Your annual review or performance conversation can either be an opportunity to advance your career or, feel like a failed parole hearing, condemning you to another year of being stuck in-situ.
This week, I was coaching a Senior Director in charge of Enterprise Strategic Planning. He has an upcoming quarterly performance review and asked me how to prepare. In my experience, coaching hundreds of executives to senior leadership and C-Suite roles, I have noticed that the ‘difference that makes the difference’ is proactivity.
Proactive Prior Planning Prevents Poor Performance (PPPPP). Here is the 3-phase strategy I shared with my client so that you too can ace your next review or performance conversation.
Your boss is likely to start the conversation by asking,
“How do you think you have done?”
This opening invites you to show your self-awareness of your achievements, but so many people trip over themselves with this first question. Either they try to be humble, focus on failings, or have no concrete examples to showcase their value to the organization.
The solution is to provide some STAR examples. STAR is an acronym for Situation, Task, Action, and Results. During any performance review period, you have faced Situations or been delegated Tasks. You have taken Actions towards objectives and created Results.
For example, a marketing executive may have faced the Situation that during Covid19 their budget was cut nevertheless they were Tasked with providing sales leads. The marketing executive took action to go to existing clients and get video testimonials on how they were using the company’s product during the pandemic. The results were a healthy sales pipeline, despite the reduced budget.
When asked, “How do you think you have done?” This marketing executive could respond in the STAR framework.
“Well, considering the situation at the beginning of the quarter, when the budget was cut and I was tasked with maintaining sales pipeline, I believe the actions I took personally and through my team have positively contributed to the company. Specifically, I approached our loyal clients to provide video testimonials of how they are using our product during this time. I set expectations for my team on how to collect and edit these videos, and how to distribute them on Social Media. These actions have resulted in over 500 qualified sales leads.”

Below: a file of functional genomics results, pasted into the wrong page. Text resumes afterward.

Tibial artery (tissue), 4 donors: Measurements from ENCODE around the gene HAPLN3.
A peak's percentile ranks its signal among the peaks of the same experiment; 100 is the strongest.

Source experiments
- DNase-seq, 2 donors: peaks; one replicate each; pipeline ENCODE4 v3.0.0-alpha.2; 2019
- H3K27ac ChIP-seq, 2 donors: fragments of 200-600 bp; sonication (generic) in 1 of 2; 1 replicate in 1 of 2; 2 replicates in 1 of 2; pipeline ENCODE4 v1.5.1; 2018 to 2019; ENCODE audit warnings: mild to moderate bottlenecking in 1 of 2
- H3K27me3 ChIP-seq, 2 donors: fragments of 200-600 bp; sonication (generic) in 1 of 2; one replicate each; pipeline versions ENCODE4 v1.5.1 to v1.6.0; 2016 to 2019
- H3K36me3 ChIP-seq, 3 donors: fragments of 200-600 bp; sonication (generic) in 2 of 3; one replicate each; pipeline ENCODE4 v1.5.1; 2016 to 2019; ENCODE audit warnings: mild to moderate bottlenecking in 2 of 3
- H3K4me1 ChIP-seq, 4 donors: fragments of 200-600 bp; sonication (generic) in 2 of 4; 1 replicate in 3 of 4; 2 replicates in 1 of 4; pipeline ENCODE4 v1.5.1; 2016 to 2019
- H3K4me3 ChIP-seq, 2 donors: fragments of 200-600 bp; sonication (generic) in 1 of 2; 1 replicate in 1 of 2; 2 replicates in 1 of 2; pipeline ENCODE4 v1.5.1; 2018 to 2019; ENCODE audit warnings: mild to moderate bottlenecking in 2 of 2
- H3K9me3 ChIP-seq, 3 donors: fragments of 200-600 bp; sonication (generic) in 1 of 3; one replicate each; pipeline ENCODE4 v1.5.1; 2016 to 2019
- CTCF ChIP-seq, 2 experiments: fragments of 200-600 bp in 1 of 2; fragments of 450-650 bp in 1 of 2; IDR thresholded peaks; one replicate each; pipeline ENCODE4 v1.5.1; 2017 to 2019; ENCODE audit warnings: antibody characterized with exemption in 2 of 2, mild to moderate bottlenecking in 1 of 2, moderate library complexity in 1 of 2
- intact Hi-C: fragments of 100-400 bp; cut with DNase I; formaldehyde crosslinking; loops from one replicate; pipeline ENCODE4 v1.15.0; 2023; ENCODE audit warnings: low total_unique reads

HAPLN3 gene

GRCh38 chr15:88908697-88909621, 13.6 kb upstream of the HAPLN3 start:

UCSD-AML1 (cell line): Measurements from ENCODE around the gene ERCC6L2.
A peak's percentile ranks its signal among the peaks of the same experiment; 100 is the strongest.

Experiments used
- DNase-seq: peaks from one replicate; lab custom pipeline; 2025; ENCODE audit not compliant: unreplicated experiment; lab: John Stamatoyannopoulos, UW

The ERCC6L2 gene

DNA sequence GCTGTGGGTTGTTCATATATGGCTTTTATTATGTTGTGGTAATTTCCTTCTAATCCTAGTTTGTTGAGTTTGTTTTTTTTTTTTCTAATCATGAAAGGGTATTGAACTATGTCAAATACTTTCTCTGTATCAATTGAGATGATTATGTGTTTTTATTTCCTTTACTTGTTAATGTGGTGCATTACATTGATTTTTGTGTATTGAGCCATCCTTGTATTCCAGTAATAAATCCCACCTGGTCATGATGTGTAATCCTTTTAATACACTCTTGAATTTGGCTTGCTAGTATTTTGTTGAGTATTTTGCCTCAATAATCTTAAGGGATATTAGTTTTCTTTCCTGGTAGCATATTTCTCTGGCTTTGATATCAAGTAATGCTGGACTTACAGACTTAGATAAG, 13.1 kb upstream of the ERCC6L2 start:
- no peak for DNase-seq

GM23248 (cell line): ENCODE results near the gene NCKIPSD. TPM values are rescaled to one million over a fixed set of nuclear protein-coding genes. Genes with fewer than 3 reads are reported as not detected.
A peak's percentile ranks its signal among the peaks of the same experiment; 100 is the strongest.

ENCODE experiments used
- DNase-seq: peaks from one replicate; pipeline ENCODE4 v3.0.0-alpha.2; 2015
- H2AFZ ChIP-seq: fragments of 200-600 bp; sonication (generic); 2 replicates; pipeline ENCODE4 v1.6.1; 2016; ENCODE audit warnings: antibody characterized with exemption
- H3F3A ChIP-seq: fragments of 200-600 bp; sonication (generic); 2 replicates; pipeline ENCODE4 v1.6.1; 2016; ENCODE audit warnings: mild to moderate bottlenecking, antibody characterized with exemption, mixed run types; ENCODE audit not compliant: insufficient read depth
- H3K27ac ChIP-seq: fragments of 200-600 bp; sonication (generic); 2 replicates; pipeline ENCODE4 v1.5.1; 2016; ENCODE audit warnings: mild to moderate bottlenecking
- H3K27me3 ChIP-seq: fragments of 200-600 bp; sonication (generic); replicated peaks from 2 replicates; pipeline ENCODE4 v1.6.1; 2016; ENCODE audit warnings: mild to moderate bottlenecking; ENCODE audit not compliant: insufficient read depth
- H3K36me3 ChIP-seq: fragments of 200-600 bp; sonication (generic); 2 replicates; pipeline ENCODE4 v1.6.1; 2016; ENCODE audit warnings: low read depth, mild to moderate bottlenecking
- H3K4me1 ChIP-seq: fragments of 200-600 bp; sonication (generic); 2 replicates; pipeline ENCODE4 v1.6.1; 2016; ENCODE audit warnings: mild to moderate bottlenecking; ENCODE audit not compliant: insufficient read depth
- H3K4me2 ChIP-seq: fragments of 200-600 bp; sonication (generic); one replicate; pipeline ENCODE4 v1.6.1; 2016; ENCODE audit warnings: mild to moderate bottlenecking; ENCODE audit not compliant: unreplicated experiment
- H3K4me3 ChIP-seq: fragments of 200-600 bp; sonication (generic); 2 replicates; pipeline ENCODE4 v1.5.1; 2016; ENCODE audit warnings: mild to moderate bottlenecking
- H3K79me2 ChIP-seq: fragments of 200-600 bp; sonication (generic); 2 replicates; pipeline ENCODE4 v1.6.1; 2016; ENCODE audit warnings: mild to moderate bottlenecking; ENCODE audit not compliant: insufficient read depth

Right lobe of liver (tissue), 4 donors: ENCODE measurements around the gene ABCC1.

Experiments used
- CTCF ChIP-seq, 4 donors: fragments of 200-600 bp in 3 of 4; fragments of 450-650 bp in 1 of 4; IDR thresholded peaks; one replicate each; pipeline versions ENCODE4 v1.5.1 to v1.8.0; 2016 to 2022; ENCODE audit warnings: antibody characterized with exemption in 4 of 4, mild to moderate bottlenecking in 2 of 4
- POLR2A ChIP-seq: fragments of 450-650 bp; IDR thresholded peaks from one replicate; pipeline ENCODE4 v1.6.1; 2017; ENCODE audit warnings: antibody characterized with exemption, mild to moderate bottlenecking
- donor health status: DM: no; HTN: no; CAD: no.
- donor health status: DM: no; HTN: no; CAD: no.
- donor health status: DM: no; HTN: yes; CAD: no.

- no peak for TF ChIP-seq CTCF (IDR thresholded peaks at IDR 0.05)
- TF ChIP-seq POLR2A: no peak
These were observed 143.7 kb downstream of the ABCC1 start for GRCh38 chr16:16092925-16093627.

Depending on the period between reviews, I advise you get 1 to 5 STAR examples ready to show your value and contribution to the organization.
The second phase of the conversation will be your boss giving you feedback on your performance. This will either be initiated by your boss or you may need to ask for feedback on how they perceive your performance.
Ideally, feedback would be delivered in the FIF format of Factual observations of behavior, the Impact of that behavior, and Future behaviors to stop, start or continue. This will not always be the case, as many managers and leaders are notoriously bad at giving effective feedback.
Your job is to hear the feedback, however delivered, in a non-defensive way.
Take on an attitude of curiosity. Ask for clarification on each point on how specifically your actions were working or not working towards stated objectives. Do not accept vague descriptions such as, “you could do better” or “your performance was fine”. Ask –
“How specifically could I have done better?”
“When you say, fine, what do you mean exactly?”
Your goal is to clarify your boss’s criteria for success. If you fail to understand what these criteria are, you will be doomed to another period of guessing.
Taking it to the next level with Feedforward
My friend and fellow coach, Marshall Goldsmith, is famous for the concept of Feedforward.
Most people have braced themselves to receive feedback, sigh with relief when it’s over, and then leave the performance conversation without getting the real ‘gold’.
Feedback lets you know how your past efforts have been perceived. Feedforward allows you to seed your intention for advancement and get valuable information to ‘put you in the picture’ for promotion. Feedforward asks the question, “How can I be better?”
The secret is to ‘frame’ the question, for example:
“Realizing that my next career step would be Senior Vice President, could you please share with me, how can I be better in my current role to ensure that I ready for that opportunity?”
Just like with feedback, it is essential to get the specific criteria for success so that you know exactly what you need to do, from your boss’s perspective to get your desired role.
The thing about feedforward is that you do not need to limit yourself to just performance appraisals or conversations with your boss, you can reach out to other senior stakeholders within your company.
I have not yet heard back from my client how his appraisal went, but I guarantee he was better prepared. Will you be ready?
15 Minute Masterclass for Senior Executives & Managers
The 3 Keys to Get Your Next Promotion into the C-Suite WITHOUT Being Overlooked or Told You're Not Ready Yet
Presenter: Andrew Bryant, Global Authority on Self-Leadership & Executive Presence.